# MM STD Tutorial part 7

Here is the diagram from the end of part 6. Remember, the missing arrows have been left out deliberately because they correspond to transitions that are, in some sense, less fluid, less natural.

Now it's time for the payoff. Since this series started with a question about the Time Reversal of Mills Mess, let's start our analyses with that.

We need to start by working out what Mills Mess is on the diagram. On the way we'll see some of the limitations of the diagram, as well as the basic power of the technique.

Mills Mess. I'll start the description and analysis from where you have the left arm crossed over the right, and you're about to do an exchange with the left hand. This throw therefore comes from the right side. Here's a full description of the sequence of throws:

 Step Hand Side Arms 1 Left Right Crossed - left on top 2 Right Right Uncrossed 3 Left Right Crossed - right on top 4 Right Left Crossed - right on top 5 Left Left Uncrossed 6 Right Left Crossed - left on top

All catches are made more-or-less in the middle of Juggle Space. Remember that, and we'll come back to it later.

So, what does all this mean on the diagram? We can easily write down what the states are, so let's add them to the chart above ...

 Step Hand Side State Arms 1 Left Right Ll Crossed - left on top 2 Right Right Ur Uncrossed 3 Left Right Rl Crossed - right on top 4 Right Left Rr Crossed - right on top 5 Left Left Ul Uncrossed 6 Right Left Lr Crossed - left on top

So here is the diagram with the states and arrows. This gives us the transitions between the various states, and as a simple consequence it also tells us some exchange types:

• Throw 1 - inside exchange
• Throw 2 - outside exchange
• Throw 3 - unknown exchange
• Throw 4 - inside exchange
• Throw 5 - outside exchange
• Throw 6 - unknown exchange

We know what type of exchanges occur on throws 1, 2, 4 and 5 because only one type is permitted by the state transition diagram. But what about the unknown exchanges?

Throw 3 is with the left hand from the right side of the body and the catch is in the middle of Juggle Space. This means that between the throw and catch of the exchange the hand moves to the left. That makes it an inside exchange. Let's put that in, along with all the other transition types, just for the sake of completeness.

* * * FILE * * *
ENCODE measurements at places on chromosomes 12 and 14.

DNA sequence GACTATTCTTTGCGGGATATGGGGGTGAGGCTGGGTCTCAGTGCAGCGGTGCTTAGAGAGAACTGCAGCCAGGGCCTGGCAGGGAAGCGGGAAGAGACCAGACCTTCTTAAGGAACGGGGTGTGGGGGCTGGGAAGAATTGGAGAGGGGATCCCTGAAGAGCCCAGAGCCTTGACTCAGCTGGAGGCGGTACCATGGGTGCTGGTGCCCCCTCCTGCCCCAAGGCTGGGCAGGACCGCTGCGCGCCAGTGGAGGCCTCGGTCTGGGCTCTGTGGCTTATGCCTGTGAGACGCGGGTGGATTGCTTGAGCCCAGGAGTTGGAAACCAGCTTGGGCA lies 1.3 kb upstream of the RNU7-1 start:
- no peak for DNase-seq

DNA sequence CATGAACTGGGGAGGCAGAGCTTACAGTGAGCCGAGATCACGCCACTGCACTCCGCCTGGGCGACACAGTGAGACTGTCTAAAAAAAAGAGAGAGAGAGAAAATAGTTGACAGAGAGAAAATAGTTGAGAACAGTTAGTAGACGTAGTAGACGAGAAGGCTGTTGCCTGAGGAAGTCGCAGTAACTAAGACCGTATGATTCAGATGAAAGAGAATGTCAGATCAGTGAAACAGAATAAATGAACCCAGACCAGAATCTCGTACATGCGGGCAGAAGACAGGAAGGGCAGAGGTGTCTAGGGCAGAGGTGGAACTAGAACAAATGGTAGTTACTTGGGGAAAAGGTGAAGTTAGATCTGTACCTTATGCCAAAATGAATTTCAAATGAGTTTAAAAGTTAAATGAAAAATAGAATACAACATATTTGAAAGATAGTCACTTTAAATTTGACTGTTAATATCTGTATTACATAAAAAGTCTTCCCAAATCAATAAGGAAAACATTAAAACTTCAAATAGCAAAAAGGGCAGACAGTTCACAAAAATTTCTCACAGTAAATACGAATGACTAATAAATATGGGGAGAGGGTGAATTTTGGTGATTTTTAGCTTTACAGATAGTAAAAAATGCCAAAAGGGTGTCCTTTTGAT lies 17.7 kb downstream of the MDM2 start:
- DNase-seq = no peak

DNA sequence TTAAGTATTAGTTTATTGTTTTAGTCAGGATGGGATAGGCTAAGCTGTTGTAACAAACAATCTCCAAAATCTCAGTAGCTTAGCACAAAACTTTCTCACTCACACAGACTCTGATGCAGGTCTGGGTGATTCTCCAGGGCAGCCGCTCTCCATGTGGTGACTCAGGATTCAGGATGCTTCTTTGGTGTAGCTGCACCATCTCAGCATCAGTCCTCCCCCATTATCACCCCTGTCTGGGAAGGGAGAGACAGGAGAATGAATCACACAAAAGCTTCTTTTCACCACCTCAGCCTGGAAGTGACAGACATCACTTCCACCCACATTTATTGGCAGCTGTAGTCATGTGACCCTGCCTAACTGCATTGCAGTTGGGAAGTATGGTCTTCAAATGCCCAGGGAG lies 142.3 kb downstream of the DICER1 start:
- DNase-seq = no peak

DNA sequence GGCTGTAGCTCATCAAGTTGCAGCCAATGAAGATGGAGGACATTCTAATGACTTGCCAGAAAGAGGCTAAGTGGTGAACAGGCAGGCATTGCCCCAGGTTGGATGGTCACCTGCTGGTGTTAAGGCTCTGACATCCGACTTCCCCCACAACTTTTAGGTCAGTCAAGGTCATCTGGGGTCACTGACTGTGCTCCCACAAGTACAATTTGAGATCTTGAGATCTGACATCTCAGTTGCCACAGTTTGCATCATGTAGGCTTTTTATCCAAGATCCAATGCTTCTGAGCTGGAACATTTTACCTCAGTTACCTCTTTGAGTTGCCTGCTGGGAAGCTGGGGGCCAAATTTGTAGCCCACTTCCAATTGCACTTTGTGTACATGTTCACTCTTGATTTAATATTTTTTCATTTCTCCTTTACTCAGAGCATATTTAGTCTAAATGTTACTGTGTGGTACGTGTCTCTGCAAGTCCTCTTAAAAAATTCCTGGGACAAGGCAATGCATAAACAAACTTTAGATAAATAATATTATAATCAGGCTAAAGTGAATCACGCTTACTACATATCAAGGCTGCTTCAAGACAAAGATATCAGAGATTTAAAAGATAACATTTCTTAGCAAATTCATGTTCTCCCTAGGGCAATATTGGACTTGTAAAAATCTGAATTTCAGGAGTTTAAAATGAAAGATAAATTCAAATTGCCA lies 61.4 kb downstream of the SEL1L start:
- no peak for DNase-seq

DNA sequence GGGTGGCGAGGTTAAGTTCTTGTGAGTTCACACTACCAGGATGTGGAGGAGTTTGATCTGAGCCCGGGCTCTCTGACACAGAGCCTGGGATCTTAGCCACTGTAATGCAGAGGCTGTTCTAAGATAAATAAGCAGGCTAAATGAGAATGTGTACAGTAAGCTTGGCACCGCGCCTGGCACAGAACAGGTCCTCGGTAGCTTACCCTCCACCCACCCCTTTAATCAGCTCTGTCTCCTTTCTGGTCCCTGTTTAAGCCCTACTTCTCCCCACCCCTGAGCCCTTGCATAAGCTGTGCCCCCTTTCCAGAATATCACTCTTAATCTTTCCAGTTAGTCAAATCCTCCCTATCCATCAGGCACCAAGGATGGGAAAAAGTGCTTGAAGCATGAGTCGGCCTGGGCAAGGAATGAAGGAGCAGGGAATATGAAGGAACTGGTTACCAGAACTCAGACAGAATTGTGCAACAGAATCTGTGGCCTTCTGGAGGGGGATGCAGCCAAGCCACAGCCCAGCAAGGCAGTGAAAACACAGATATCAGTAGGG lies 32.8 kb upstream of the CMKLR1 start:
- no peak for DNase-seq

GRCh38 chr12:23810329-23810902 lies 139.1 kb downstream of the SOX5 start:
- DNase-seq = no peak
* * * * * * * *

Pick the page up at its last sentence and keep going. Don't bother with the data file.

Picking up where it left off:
So what was the point above about the catches?

Well, at the very beginning we assumed that the exchange happened more-or-less in a single location. This isn't true in Mills Mess. When going from Ll to Ur with our inside exchange, the catch happens when the arms have uncrossed. This contrasts with the assumption that the throw and catch happen, and then the hands move to their new places.

However, the notation doesn't really cover the actual hand positions. This is one of its major limitations, although there are ways of getting around it. In fact, when you're juggling, your Dwell Time tends not to be extremely long. This means that, in general, the catch happens close to the position specified by the next state, not this one.

A specific example is the Ll to Ur transition. If we did have the long Dwell Time then the catch would happen with the arms still crossed. However, for Mills Mess the catch happens in the uncrossed position, as specified by the next state.

We will assume from here on that this is, in fact, the case. We'll assume that the catch happens close to the position specified by the next state.

So, Mills Mess is a clockwise traversal of the diagram, following the "inside exchange" arrows whenever you have a choice. And the Time Reversal ?? That's the subject of the next page.

MM_STD_08